Over the past decade Moscow has launched two bloody wars attempting to crush the independence movement of the largely Muslim people of Chechnya in the northern Caucasus mountains. In 1994-96 the Chechen fighters defeated a massive armored invasion of Russian troops, humiliating the regime of Boris Yeltsin. Most estimates put the death toll in that war at between 30,000 to 40,000, the bulk of them Chechen civilians. In 1999 Putin launched another war that destroyed most of the territory and placed occupying troops in Grozny, the Chechen capital. At least 5,000 were killed in the invasion and occupation.

Despite the occupation, Chechen forces have engaged in hit-and-run guerrilla actions inflicting both political and military damage on the Putin regime.

The Putin government has a record in handling such incidents with brutal assaults that disregard the lives of the hostages. About 50 Chechen guerrillas, for example, took over a Moscow theater and held 750 people hostage in October 2002. Russian troops raided the theater, ending the takeover and killing 129 hostages and 41 hostage-takers in the process. The deaths resulted from anesthetic gas pumped into the building under orders of Russian officers.

The siege in Beslan was part of a series of recent attacks that have left some 500 people dead, including the downing of two passenger airliners, and a suicide bombing attack in a Moscow subway station.

The Russian government has offered a $10.3 million reward for information that could lead to the capture of Chechen rebel leaders Shamil Basayev and Aslan Maskhadov, whom Moscow accuses of being responsible for the takeover in Beslan.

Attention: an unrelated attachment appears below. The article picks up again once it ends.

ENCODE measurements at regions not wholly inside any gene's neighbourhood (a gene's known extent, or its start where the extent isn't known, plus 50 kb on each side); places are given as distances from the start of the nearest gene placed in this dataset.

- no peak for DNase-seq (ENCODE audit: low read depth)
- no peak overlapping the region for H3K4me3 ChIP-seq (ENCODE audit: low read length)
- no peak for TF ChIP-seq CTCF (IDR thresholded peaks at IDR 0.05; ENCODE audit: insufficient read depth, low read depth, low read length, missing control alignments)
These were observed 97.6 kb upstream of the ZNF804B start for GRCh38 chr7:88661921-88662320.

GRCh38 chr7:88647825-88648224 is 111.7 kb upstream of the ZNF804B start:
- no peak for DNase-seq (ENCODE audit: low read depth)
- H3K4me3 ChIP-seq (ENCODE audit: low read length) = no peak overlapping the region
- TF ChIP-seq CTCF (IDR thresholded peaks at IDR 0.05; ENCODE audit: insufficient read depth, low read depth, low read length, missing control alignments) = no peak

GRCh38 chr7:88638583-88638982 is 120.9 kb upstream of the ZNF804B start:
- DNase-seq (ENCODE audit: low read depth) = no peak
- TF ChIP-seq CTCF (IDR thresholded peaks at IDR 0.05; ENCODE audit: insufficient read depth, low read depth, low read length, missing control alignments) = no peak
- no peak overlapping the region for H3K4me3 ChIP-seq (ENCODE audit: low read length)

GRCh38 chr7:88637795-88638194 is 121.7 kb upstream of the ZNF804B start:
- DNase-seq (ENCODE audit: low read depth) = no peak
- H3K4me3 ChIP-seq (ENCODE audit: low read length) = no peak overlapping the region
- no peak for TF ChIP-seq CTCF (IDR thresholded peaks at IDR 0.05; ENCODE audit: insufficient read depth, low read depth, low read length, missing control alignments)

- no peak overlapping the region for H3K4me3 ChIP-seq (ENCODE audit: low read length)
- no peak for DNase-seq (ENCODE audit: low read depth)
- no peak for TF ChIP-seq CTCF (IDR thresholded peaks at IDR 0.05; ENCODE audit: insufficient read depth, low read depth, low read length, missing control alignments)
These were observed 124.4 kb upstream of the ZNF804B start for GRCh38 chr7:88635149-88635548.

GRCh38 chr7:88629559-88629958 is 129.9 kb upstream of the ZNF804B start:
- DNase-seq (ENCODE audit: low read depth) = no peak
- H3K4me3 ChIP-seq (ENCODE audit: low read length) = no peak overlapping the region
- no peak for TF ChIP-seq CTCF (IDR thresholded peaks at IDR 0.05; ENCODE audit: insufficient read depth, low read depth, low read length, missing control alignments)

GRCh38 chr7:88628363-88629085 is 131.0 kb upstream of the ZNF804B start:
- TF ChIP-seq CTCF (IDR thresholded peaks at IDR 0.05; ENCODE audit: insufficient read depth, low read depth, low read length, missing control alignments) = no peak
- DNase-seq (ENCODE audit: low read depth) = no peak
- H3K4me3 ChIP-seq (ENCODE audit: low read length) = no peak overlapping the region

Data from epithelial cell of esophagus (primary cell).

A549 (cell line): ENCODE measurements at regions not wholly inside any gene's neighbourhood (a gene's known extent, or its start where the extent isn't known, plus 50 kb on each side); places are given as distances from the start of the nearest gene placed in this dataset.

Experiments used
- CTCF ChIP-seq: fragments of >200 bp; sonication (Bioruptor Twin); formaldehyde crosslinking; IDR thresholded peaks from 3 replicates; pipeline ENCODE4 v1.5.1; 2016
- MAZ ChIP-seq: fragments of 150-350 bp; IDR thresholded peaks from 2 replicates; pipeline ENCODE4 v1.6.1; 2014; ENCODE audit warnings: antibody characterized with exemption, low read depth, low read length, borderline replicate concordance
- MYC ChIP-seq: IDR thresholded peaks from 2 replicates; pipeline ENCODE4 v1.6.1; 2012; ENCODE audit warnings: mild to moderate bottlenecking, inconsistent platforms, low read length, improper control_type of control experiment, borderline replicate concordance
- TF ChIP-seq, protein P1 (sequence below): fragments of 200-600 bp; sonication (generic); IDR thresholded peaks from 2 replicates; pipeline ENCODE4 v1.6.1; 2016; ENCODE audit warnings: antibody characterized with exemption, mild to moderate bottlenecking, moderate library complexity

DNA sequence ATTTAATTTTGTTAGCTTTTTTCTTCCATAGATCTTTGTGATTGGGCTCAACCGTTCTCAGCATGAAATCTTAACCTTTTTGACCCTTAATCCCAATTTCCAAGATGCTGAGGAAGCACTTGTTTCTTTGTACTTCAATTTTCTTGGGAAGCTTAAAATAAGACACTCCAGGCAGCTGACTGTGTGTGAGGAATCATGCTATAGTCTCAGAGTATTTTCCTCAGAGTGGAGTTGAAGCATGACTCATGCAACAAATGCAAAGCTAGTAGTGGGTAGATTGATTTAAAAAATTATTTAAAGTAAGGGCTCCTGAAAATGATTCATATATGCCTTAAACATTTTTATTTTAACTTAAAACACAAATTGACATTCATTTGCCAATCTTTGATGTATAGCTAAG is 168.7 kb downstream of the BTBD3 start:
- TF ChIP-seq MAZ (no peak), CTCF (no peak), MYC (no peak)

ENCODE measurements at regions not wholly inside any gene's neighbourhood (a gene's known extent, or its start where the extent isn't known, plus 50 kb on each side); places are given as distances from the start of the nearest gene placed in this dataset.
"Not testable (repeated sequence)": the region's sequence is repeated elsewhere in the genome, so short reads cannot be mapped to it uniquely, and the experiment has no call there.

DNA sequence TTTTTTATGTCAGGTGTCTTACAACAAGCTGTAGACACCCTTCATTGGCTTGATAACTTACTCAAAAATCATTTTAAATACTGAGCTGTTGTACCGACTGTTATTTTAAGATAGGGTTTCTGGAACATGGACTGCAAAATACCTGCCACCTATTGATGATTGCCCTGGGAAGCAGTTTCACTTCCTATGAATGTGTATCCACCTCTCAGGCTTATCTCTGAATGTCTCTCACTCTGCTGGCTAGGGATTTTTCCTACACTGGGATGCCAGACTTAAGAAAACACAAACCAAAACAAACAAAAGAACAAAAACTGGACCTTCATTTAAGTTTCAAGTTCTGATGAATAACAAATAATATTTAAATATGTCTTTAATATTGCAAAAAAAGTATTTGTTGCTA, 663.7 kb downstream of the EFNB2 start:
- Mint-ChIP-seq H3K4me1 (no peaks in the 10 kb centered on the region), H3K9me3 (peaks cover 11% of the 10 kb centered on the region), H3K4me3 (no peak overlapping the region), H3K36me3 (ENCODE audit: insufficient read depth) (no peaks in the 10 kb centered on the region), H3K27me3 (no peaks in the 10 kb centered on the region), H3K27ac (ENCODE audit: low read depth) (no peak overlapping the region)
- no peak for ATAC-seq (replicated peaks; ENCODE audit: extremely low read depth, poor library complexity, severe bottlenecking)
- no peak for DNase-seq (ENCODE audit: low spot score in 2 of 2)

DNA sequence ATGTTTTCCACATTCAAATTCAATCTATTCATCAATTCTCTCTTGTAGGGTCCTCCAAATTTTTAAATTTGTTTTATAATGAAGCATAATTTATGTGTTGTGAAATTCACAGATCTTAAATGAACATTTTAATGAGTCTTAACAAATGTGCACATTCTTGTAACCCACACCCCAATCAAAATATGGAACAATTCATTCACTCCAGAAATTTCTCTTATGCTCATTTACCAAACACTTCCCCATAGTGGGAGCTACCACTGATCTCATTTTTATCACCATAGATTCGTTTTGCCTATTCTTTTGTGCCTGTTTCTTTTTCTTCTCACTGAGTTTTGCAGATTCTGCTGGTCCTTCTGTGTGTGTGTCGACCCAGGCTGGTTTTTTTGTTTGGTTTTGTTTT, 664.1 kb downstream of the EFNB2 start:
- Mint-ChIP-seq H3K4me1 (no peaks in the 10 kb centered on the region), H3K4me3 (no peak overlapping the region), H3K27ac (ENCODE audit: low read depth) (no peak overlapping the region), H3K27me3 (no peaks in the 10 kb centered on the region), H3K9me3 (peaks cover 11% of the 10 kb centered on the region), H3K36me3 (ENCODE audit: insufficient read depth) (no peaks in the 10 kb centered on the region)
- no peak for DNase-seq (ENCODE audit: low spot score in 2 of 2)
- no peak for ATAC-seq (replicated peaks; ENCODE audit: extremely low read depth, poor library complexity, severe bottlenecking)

In the midst of the hostage crisis, Maskhadov, the former president of Chechnya, publicly distanced himself from the attack and condemned the seizure of the school. “There is no justification for terror against absolutely innocent citizens,” he said, while expressing his condolences to the families of the deceased.

At the same time, the Chechen leader called “upon the world to condemn the policy that has made such tragedies not only possible but unavoidable.” Maskhadov accused the government of Russia of carrying out a “genocide of the Chechen people.”

The Putin government has used the tragedy to whip up nationalist sentiments and strengthen its so-called war on terror.

More than 130,000 people attended a government-sponsored rally held outside the Kremlin September 7 under the banner “Russia Against Terror.” Tens of thousands rallied in other cities across the country in mobilizations with similar themes, according to the Interfax news agency.

In a September 4 speech, Putin said that Russia had let its guard down after the collapse of the Soviet Union 13 years ago and would now need to rebuild its security against internal and external enemies.

Despite this campaign, the government has been facing growing criticism. The newspaper Kommersant said Putin’s emphasis on “international terrorism” serves Moscow and other governments to dodge responsibility for the killings. “It’s as if all the children did not die because of a war in Chechnya that has been going on for 10 years, but because international terrorism has been on the attack,” it said.

“It is strange that the president neglected the question of Chechnya in his address,” said the newspaper Vedemosti, trying instead “to shift responsibility to the people who divided up the country in 1991.” referring to the disintegration of the Stalinist apparatus that led to the fracturing of the Soviet Union in the late ’80s and early ’90s.
Related article:
Self-determination for Chechnya